This is a burden on our re-users that I do not want to impose on them.
Wait, which re-users? Surely one might expect that Wikidata would care first of re-users which are in the phase with Wikimedia goal, so surely needs of Wikimedia community in particular and Free/Libre Culture in general should be considered. Do this re-users would be penalized by a copyleft license? Surely no, or they wouldn't use it extensively as they do. So who are this re-users for who it's thought preferable, without consulting the community, to not annoy with questions of equity and traceability?
It would make it significantly harder to re-use our data and be in direct conflict with our goal of spreading knowledge.
No, technically it would be just as easy as punching a button on a computer to do that rather than this. What is in direct conflict with our clearly stated goals emerging from the 2017 community consultation is going against equity and traceability. You propose to discard both to satisfy exogenous demands which should have next to no weight in decision impacting so deeply the future of our community.
Whether data can be protected in this way at all or not depends on the jurisdiction we are talking about. See this Wikilegal on on database rights for more details.
It says basically that it's applicable in United States and Europe on different legal bases and extents. And for the rest of the world, it doesn't say it doesn't say nothing can apply, it states nothing.
So even if we would have decided to require attribution it would only be enforceable in some jurisdictions.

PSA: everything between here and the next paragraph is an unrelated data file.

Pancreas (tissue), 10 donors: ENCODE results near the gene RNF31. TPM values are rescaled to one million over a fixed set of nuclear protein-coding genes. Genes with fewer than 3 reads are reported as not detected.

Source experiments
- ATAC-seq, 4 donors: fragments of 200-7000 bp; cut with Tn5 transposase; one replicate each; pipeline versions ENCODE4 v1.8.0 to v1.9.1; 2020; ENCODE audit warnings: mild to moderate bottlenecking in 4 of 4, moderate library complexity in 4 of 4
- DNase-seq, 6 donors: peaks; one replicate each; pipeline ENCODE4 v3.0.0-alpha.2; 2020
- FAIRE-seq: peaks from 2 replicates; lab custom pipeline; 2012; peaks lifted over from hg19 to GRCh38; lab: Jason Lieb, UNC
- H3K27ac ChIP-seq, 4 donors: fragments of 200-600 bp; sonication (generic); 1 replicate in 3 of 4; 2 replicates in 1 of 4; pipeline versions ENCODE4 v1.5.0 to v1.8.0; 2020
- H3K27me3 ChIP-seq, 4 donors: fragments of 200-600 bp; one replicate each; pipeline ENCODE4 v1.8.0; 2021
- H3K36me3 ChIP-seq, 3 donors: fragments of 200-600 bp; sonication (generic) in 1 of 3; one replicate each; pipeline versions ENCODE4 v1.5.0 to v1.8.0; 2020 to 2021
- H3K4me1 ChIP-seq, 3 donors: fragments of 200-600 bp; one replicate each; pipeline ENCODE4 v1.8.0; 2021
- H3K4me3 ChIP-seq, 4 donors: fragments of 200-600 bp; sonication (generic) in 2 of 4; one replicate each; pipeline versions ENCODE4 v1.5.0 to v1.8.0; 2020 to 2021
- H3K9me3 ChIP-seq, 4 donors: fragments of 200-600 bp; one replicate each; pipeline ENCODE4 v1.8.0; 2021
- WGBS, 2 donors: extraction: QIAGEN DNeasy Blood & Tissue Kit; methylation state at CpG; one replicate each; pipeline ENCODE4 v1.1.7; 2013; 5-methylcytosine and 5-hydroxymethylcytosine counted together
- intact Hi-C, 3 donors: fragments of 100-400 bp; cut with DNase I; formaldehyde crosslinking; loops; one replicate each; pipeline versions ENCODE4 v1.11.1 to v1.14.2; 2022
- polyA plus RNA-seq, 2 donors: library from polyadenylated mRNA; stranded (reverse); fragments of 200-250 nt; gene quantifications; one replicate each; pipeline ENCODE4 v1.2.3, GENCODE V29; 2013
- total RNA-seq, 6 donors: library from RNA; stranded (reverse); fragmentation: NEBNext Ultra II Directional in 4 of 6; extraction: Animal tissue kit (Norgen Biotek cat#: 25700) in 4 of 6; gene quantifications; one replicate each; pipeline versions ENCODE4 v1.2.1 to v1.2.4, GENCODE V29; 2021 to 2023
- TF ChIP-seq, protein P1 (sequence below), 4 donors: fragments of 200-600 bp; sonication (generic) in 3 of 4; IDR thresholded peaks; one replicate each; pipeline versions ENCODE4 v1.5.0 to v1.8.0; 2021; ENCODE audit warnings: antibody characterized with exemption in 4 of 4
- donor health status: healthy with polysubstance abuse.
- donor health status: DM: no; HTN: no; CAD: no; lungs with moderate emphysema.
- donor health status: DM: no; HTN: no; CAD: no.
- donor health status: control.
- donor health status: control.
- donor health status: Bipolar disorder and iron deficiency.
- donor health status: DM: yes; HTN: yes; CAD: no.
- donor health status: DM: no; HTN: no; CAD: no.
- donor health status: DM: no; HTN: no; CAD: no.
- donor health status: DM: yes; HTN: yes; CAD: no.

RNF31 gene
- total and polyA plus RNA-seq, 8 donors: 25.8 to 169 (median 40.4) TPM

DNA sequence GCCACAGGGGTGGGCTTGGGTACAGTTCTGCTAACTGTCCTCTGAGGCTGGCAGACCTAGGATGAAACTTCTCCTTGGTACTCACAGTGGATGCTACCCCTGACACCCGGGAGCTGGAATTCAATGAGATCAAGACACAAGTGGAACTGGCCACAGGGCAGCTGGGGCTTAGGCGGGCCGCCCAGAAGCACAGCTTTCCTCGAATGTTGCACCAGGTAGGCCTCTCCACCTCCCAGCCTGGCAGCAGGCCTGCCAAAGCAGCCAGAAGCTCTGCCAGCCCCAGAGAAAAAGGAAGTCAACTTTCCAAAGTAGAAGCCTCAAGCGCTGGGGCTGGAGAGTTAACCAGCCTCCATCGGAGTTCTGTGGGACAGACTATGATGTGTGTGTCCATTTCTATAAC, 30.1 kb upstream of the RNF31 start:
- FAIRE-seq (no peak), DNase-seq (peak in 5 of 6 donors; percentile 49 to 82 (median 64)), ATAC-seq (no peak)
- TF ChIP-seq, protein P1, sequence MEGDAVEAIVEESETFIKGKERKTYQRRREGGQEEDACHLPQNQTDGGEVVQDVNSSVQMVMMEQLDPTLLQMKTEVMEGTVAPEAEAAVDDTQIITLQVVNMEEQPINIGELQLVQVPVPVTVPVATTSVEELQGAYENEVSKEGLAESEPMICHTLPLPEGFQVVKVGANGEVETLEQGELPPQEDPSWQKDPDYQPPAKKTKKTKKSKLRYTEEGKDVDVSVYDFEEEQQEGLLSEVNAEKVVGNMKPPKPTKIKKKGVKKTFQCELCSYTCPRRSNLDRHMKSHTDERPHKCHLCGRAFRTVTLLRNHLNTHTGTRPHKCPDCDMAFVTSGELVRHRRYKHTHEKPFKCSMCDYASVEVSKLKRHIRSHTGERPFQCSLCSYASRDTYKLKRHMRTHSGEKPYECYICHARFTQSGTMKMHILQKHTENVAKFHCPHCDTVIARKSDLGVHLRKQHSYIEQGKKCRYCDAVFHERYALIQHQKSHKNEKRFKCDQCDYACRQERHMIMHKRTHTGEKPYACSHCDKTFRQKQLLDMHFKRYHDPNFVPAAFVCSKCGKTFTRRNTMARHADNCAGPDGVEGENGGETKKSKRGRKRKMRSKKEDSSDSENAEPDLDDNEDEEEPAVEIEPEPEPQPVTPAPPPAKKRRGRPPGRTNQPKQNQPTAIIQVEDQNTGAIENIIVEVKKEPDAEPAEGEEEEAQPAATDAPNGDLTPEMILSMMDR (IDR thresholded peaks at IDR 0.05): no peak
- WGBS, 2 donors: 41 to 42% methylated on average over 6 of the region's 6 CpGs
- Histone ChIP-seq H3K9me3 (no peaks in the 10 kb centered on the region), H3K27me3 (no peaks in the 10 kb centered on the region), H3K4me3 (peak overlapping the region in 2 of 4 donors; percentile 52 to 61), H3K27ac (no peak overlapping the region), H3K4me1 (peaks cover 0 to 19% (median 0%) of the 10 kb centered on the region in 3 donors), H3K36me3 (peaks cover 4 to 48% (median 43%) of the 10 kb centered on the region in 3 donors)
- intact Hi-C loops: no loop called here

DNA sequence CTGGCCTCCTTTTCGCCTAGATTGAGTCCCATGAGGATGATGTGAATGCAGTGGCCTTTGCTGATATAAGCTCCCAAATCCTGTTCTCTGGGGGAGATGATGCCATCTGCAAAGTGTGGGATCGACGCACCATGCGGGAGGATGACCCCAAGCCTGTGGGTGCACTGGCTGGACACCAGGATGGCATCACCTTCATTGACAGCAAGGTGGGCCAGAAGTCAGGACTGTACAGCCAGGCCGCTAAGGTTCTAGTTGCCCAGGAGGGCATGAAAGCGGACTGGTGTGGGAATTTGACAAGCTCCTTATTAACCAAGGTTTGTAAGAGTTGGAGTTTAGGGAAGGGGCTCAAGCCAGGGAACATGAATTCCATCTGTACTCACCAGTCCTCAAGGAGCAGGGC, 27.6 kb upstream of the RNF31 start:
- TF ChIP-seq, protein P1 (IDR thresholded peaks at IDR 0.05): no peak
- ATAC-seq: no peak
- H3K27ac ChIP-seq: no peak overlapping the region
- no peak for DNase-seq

What kind of logic is that? Maybe it might not be applicable in some country, so let's withdraw the few rights we have.
Ambiguity, when it comes to legal matters, also unfortunately often means that people refrain from what they want to to for fear of legal repercussions. This is directly in conflict with our goal of spreading knowledge.
Economic inequality, social inequity and legal imbalance might also refrain people from doing what they want, as they fear practical repercussions. CC0 strengthen this discrimination factors by enforcing people to withdraw the few rights they have to weight against the growing asymmetry that social structures are concomitantly building. So CC0 as unique license choice is in direct conflict with our goal of equitably spreading knowledge.
Also it seems like this statement suggest that releasing our contributions only under CC0 is the sole solution to diminish legal doubts. Actually any well written license would do an equal job regarding this point, including many copyleft licenses out there. So while associate a clear license to each data item might indeed diminish legal uncertainty, it's not an argument at all for enforcing CC0 as sole license available to contributors.